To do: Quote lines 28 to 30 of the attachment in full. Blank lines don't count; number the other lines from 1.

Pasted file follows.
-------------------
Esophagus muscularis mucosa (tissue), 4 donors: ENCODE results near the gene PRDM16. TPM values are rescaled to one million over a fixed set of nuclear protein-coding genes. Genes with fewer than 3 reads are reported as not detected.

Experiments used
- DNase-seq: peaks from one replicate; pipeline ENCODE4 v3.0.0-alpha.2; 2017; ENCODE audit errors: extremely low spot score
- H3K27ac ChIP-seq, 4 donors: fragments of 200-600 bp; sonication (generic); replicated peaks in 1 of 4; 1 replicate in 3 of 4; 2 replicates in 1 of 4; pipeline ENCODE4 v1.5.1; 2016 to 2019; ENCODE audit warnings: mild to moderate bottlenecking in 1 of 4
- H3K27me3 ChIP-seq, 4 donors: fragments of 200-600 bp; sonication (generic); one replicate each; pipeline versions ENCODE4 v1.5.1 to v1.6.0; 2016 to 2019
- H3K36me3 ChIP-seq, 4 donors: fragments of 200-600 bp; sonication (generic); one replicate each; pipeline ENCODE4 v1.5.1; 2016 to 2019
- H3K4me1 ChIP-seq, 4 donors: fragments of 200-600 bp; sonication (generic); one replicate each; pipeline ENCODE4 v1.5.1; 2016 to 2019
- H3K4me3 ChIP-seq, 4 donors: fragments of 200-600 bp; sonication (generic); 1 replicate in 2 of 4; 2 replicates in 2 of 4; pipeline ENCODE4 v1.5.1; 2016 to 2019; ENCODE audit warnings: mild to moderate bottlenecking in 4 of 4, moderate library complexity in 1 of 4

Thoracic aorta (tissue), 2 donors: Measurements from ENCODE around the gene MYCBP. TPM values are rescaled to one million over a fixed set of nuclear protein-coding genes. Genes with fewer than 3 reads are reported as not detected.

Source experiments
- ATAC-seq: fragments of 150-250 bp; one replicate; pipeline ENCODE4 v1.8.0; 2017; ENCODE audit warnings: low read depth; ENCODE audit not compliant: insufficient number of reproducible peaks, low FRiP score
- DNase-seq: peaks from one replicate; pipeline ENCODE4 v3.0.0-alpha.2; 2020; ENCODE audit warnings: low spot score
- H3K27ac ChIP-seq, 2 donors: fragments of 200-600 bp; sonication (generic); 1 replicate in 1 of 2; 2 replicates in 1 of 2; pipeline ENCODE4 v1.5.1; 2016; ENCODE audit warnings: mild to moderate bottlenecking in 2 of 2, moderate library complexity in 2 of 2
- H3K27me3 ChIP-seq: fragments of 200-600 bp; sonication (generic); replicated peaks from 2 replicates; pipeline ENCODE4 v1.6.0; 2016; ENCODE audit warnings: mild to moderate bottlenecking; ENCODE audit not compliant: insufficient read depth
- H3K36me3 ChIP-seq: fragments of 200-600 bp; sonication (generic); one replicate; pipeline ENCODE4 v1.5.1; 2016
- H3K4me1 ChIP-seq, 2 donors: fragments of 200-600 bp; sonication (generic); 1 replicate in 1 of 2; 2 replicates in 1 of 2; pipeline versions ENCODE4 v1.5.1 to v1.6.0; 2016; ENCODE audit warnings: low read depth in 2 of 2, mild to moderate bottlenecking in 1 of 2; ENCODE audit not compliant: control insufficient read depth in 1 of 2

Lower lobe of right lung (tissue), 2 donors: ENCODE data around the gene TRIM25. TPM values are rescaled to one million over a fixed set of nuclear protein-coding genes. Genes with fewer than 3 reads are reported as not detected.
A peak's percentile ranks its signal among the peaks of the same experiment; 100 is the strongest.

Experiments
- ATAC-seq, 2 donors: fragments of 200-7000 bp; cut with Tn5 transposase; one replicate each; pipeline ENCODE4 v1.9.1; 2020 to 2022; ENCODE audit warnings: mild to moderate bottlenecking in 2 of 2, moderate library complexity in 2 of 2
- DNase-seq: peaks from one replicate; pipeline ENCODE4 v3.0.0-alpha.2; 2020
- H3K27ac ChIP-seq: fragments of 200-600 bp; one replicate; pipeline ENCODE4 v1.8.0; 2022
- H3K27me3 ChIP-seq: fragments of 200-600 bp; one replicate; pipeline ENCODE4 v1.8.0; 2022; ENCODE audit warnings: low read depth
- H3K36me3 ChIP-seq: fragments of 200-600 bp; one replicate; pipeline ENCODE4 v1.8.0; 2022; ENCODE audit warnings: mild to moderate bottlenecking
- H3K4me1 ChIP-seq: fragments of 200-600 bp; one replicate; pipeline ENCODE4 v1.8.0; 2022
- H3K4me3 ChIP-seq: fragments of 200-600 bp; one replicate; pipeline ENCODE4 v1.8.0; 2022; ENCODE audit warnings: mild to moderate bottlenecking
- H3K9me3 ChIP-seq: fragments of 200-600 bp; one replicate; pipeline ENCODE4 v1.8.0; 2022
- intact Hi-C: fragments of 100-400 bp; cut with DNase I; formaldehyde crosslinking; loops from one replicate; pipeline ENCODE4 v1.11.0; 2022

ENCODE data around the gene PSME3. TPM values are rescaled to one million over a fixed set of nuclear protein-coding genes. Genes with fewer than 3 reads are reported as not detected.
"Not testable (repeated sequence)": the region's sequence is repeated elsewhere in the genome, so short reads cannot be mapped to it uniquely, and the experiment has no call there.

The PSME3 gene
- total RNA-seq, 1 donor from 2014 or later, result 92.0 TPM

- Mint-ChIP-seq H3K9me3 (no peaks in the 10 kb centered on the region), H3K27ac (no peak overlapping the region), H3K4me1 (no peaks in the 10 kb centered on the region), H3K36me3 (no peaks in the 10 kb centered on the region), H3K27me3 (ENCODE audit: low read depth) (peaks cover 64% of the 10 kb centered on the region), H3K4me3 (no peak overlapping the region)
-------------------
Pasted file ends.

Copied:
- intact Hi-C: fragments of 100-400 bp; cut with DNase I; formaldehyde crosslinking; loops from one replicate; pipeline ENCODE4 v1.11.0; 2022

ENCODE data around the gene PSME3. TPM values are rescaled to one million over a fixed set of nuclear protein-coding genes. Genes with fewer than 3 reads are reported as not detected.
"Not testable (repeated sequence)": the region's sequence is repeated elsewhere in the genome, so short reads cannot be mapped to it uniquely, and the experiment has no call there.